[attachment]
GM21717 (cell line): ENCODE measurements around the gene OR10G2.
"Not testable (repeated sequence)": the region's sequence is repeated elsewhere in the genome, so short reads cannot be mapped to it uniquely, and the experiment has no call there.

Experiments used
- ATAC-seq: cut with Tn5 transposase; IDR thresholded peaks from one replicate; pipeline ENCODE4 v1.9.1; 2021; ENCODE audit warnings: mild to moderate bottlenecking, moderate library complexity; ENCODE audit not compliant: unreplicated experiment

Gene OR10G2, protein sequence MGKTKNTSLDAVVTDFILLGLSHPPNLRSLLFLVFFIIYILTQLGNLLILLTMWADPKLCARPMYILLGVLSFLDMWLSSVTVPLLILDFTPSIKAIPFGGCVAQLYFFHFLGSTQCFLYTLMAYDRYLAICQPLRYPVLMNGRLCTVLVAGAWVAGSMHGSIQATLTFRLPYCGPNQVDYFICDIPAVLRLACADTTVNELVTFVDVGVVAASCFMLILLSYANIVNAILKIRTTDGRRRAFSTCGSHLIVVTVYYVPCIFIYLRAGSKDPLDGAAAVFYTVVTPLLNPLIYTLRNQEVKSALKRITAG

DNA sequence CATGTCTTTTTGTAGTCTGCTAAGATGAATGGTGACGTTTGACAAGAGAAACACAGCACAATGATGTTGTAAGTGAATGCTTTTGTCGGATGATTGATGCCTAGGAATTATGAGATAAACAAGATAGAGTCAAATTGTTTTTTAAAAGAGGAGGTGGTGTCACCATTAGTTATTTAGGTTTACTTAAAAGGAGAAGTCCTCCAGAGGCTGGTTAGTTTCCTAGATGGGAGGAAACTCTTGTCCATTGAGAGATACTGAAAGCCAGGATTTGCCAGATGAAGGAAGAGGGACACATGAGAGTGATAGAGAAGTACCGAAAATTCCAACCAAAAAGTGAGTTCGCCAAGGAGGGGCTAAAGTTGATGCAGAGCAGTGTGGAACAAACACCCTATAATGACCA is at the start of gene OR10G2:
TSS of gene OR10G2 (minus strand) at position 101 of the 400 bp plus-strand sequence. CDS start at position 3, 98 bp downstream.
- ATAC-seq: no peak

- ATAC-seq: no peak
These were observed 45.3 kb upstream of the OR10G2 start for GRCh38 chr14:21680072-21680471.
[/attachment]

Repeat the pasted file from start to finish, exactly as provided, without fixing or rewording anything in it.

GM21717 (cell line): ENCODE measurements around the gene OR10G2.
"Not testable (repeated sequence)": the region's sequence is repeated elsewhere in the genome, so short reads cannot be mapped to it uniquely, and the experiment has no call there.

Experiments used
- ATAC-seq: cut with Tn5 transposase; IDR thresholded peaks from one replicate; pipeline ENCODE4 v1.9.1; 2021; ENCODE audit warnings: mild to moderate bottlenecking, moderate library complexity; ENCODE audit not compliant: unreplicated experiment

Gene OR10G2, protein sequence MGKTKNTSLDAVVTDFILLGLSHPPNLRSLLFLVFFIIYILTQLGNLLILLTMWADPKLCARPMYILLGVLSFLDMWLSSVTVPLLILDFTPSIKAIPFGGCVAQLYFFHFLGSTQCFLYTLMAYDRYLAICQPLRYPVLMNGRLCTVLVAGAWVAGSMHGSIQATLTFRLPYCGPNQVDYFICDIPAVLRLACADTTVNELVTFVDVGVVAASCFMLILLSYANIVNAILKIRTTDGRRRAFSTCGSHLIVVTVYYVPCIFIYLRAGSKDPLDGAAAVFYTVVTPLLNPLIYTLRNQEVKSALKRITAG

DNA sequence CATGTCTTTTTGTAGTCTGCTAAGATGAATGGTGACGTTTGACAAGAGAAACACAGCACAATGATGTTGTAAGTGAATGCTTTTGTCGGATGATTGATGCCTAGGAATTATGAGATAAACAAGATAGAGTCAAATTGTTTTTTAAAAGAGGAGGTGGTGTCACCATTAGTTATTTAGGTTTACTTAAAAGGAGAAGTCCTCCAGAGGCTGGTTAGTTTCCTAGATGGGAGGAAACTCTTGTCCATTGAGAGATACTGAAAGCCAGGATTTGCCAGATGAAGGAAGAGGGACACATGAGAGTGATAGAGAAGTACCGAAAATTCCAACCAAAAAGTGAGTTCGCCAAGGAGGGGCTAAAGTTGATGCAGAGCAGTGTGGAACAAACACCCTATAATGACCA is at the start of gene OR10G2:
TSS of gene OR10G2 (minus strand) at position 101 of the 400 bp plus-strand sequence. CDS start at position 3, 98 bp downstream.
- ATAC-seq: no peak

- ATAC-seq: no peak
These were observed 45.3 kb upstream of the OR10G2 start for GRCh38 chr14:21680072-21680471.